Test the performance on our PC
Before we start cracking the passwords we can launch a simple performance test where our hardware will be put to the test. In this way, we will be able to know the speed with which the tool will test keys with different types of encryption using 100% of our CPU. To do this we simply open a Linux terminal and type:
As we can see, a series of tests are carried out where performance will be measured, this can give us a general idea of the processing power of our computer, with the aim of testing all combinations of letters, numbers and symbols in the shortest possible time.
Cracking passwords by brute force
Once the tool is installed and the performance test carried out, we can start with a real case. We can choose to directly load the file “/ etc / shadow” containing the Linux passwords and crack them, however, in this example we are going to create a document manually with a username and password and we will tell John to crack it. We are going to do this for three reasons:
- So as not to really compromise our system.
- To get the results as quickly as possible (we are going to use a very simple key as an example).
- To have a first contact with the tool and become familiar with it.
To do this we create a new text file called “password.txt”, for example, in our Ubuntu personal folder with the following content:
Next, we’re going to direct John to get to work cracking the password for the old file. To do this we type:
The tool will start to work.
We must wait for this tool to crack the password of the previous file. This process can take hours or even days depending on the difficulty of it. When the process finishes we will see a result similar to the following.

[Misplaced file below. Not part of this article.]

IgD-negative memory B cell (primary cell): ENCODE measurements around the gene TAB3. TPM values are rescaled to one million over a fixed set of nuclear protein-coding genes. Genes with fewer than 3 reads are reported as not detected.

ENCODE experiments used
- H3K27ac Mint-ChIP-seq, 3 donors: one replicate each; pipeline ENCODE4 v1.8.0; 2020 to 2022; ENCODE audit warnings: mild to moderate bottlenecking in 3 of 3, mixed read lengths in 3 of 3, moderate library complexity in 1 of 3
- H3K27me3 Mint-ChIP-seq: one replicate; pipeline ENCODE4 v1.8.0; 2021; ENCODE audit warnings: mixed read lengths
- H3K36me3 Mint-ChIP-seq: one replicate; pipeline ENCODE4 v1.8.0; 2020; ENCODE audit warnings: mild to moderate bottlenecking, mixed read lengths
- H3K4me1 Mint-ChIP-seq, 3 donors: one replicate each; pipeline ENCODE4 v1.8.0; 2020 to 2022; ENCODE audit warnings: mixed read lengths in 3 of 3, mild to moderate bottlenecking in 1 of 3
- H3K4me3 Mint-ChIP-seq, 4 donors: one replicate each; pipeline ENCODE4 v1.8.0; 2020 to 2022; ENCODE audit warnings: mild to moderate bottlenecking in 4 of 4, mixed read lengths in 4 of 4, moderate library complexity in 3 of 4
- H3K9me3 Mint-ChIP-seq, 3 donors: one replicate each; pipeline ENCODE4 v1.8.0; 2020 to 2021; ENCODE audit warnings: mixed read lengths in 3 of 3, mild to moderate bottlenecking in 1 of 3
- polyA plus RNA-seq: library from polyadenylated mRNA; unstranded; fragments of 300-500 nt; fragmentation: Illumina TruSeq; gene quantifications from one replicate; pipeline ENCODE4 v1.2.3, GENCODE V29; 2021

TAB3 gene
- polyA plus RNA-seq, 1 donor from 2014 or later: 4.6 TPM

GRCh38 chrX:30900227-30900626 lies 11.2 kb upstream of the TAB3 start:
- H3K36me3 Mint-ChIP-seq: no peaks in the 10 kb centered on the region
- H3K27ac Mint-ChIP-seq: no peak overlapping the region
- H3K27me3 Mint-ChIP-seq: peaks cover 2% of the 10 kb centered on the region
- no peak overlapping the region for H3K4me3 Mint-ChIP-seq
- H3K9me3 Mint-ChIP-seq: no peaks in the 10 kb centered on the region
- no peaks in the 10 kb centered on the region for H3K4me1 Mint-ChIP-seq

Our password is cracked. To see it we simply have to use the –show command as follows:
john --show password.txt
Our password was “example”. We can now try to log into the system with the user “user” and the password “example”, or at least, we could do it if we had worked directly with the / etc / shadow file, although the cracking time would have taken much longer than several minutes.
Later we will see how to use this same tool, but to crack passwords using a dictionary as a source of keys. Finally, we are going to leave you a little challenge to practice with this program, copying exactly one practical case from a / etc / shadow file:
Once we have learned to crack passwords by brute force, we are going to try cracking passwords by dictionary.
Cracking passwords using a dictionary of keys
As in the previous tutorial, in this case we are going to use an example key that we have saved by hand in a document called «password.txt«:
Next, what we need to do is have or create a custom key dictionary. We can download these dictionaries from the Internet, but to make the first tests of the program we are going to create a simple dictionary, which we will call «passwords.lst“And in which we will introduce several values, each one on a line, but one of them being the word” example “(since it corresponds to our password).
Next, we simply need to run John the Ripper with the parameter –Wordlist = followed by the path of our file. We give you an example with the two files that we have generated (the encrypted password and the dictionary):
john --wordlist=passwords.lst password.txt
By having a simple password and few dictionary entries, the process will be practically instantaneous. We have already cracked, or decrypted, the password. All we have to do is use the –show parameter to show us the result.
john --show password.txt
As you have seen, cracking passwords with John the Ripper is really simple, the speed of cracking will depend on our processor, the method used to try to crack the passwords, and also the complexity and length of the password we want to crack. Another program that we recommend to crack passwords is Hashcat, a program much more advanced than this program, but much more complex to use if you do not read the official documentation, in addition, this Hashcat program allows us to use the power of the card processors graphics (GPU) to test millions of passwords per second.